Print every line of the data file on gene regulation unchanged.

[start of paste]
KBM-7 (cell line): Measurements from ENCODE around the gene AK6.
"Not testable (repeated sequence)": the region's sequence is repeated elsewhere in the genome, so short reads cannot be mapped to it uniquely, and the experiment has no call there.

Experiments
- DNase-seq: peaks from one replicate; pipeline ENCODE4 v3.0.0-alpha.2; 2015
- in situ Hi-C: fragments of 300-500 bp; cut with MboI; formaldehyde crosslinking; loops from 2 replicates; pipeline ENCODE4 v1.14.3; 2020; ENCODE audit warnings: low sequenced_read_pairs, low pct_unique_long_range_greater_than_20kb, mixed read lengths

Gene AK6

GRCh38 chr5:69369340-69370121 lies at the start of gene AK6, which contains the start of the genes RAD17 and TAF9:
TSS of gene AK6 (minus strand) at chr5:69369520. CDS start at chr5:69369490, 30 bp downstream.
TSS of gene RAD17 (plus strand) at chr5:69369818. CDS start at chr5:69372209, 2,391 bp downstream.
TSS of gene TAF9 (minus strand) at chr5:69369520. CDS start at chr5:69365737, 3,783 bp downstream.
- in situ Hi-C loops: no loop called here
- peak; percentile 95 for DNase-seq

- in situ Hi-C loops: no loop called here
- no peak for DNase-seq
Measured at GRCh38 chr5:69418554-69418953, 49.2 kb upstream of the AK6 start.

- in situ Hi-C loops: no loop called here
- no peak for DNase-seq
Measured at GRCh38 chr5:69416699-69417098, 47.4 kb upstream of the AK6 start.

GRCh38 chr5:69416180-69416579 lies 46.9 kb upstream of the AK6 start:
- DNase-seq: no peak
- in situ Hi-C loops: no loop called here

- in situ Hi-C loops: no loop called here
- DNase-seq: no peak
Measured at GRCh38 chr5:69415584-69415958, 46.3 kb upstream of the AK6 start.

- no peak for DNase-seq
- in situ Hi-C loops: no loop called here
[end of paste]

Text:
KBM-7 (cell line): Measurements from ENCODE around the gene AK6.
"Not testable (repeated sequence)": the region's sequence is repeated elsewhere in the genome, so short reads cannot be mapped to it uniquely, and the experiment has no call there.

Experiments
- DNase-seq: peaks from one replicate; pipeline ENCODE4 v3.0.0-alpha.2; 2015
- in situ Hi-C: fragments of 300-500 bp; cut with MboI; formaldehyde crosslinking; loops from 2 replicates; pipeline ENCODE4 v1.14.3; 2020; ENCODE audit warnings: low sequenced_read_pairs, low pct_unique_long_range_greater_than_20kb, mixed read lengths

Gene AK6

GRCh38 chr5:69369340-69370121 lies at the start of gene AK6, which contains the start of the genes RAD17 and TAF9:
TSS of gene AK6 (minus strand) at chr5:69369520. CDS start at chr5:69369490, 30 bp downstream.
TSS of gene RAD17 (plus strand) at chr5:69369818. CDS start at chr5:69372209, 2,391 bp downstream.
TSS of gene TAF9 (minus strand) at chr5:69369520. CDS start at chr5:69365737, 3,783 bp downstream.
- in situ Hi-C loops: no loop called here
- peak; percentile 95 for DNase-seq

- in situ Hi-C loops: no loop called here
- no peak for DNase-seq
Measured at GRCh38 chr5:69418554-69418953, 49.2 kb upstream of the AK6 start.

- in situ Hi-C loops: no loop called here
- no peak for DNase-seq
Measured at GRCh38 chr5:69416699-69417098, 47.4 kb upstream of the AK6 start.

GRCh38 chr5:69416180-69416579 lies 46.9 kb upstream of the AK6 start:
- DNase-seq: no peak
- in situ Hi-C loops: no loop called here

- in situ Hi-C loops: no loop called here
- DNase-seq: no peak
Measured at GRCh38 chr5:69415584-69415958, 46.3 kb upstream of the AK6 start.

- no peak for DNase-seq
- in situ Hi-C loops: no loop called here